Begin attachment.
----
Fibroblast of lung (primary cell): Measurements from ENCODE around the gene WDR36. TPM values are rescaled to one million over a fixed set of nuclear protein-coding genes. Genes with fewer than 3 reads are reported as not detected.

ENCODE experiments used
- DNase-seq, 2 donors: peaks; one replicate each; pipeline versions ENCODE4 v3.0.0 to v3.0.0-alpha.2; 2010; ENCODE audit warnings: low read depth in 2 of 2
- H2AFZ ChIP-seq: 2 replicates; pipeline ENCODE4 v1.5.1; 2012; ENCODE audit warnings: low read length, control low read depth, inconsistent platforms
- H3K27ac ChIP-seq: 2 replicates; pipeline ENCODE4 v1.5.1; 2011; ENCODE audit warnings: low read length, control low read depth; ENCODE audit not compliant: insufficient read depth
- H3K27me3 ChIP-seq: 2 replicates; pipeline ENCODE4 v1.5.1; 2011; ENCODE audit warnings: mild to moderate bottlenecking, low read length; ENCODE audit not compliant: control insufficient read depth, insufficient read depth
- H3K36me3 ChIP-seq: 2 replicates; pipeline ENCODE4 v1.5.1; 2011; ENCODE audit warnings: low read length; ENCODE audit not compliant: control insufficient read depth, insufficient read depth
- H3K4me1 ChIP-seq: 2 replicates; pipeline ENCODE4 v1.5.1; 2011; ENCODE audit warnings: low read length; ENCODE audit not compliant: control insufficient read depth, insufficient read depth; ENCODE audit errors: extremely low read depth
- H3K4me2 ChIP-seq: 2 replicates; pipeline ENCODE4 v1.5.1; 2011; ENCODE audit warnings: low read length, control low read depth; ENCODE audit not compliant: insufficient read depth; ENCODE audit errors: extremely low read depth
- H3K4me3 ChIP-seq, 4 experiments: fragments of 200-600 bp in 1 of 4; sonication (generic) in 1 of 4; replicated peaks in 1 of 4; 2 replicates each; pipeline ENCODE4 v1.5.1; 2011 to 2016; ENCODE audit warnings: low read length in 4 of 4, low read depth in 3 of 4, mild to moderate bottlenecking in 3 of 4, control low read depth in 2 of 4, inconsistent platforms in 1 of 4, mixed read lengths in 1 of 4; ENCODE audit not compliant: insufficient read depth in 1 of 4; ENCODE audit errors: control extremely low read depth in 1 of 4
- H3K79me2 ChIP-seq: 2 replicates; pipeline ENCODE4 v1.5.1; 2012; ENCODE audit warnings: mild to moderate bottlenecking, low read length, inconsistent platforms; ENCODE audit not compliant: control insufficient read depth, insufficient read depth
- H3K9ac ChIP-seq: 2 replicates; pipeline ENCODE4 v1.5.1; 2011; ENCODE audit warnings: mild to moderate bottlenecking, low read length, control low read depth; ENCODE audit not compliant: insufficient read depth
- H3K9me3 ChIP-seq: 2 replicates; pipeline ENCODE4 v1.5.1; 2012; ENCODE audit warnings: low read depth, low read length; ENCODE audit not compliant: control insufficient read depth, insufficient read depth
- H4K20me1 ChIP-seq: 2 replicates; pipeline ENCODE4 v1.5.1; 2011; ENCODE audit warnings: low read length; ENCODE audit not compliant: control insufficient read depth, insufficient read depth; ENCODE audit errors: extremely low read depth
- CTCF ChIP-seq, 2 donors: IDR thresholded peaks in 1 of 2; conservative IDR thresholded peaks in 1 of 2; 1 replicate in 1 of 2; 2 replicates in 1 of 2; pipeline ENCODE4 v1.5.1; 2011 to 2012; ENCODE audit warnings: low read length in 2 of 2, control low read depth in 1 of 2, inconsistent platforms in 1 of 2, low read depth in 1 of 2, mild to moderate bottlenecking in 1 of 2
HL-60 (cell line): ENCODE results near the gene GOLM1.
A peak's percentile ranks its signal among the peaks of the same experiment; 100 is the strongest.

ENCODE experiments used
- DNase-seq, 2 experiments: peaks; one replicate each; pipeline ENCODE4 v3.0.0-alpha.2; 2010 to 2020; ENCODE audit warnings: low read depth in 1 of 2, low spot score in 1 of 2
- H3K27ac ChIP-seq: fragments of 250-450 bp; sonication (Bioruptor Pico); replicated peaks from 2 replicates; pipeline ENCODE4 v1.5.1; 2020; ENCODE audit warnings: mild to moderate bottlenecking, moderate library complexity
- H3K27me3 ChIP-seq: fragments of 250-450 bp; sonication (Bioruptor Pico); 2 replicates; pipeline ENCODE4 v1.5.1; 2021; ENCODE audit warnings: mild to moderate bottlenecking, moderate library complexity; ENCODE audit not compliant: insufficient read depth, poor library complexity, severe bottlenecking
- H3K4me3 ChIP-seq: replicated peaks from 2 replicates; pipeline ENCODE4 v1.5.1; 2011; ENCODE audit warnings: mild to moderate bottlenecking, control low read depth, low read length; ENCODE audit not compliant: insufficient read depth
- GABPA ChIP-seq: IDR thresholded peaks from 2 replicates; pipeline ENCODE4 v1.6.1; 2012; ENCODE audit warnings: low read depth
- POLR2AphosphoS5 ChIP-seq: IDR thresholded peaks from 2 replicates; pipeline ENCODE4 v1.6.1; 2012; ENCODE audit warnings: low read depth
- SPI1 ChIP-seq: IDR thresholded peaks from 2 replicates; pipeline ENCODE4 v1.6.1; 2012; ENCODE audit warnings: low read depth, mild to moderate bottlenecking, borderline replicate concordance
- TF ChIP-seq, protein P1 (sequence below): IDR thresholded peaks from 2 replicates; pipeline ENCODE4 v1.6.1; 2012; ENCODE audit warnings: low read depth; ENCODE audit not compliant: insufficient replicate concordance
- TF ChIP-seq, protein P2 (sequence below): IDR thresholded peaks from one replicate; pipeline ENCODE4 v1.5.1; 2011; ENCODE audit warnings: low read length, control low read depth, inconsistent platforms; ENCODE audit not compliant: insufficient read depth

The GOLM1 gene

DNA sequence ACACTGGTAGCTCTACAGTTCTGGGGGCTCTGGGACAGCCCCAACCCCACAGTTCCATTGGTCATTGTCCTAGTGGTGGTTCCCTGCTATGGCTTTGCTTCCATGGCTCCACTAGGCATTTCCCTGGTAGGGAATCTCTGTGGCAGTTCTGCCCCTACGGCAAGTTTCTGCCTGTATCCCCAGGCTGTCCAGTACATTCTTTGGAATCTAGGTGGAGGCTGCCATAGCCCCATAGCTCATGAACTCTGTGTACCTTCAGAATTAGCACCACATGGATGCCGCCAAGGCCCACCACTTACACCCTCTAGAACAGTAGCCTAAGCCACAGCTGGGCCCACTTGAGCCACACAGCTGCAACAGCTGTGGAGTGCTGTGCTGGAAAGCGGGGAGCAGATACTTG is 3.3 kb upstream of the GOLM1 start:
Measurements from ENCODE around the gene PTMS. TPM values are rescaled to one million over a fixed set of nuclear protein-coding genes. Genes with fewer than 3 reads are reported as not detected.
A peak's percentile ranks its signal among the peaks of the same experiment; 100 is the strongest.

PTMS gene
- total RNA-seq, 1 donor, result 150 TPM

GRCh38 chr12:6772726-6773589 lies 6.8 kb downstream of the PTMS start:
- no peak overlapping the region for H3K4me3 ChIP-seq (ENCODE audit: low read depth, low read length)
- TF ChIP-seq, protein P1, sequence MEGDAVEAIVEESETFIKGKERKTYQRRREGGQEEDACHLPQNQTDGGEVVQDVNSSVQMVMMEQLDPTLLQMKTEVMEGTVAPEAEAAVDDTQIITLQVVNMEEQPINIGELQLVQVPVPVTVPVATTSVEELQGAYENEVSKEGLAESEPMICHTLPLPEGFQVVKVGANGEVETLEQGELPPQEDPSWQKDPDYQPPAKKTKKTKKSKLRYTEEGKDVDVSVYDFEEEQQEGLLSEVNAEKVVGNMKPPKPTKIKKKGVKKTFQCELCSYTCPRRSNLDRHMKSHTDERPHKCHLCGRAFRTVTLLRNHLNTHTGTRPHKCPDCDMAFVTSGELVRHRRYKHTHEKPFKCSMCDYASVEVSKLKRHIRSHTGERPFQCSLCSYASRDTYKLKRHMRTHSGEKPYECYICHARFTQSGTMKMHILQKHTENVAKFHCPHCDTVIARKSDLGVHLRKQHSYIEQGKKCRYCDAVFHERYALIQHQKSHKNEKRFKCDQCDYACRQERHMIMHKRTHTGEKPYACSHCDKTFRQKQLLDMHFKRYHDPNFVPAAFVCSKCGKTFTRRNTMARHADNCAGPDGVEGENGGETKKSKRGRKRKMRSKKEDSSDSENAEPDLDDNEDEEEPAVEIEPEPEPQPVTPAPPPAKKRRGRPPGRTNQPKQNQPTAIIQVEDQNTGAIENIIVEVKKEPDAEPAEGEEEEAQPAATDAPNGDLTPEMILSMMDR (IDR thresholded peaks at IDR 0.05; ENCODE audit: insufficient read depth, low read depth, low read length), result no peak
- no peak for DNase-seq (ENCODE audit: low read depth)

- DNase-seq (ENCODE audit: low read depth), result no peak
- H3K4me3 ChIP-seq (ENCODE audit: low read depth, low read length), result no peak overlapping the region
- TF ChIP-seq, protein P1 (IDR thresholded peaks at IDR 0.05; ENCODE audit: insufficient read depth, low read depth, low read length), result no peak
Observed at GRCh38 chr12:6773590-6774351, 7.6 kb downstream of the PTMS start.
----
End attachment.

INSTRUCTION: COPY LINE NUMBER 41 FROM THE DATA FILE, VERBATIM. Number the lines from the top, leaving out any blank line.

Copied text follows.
Observed at GRCh38 chr12:6773590-6774351, 7.6 kb downstream of the PTMS start.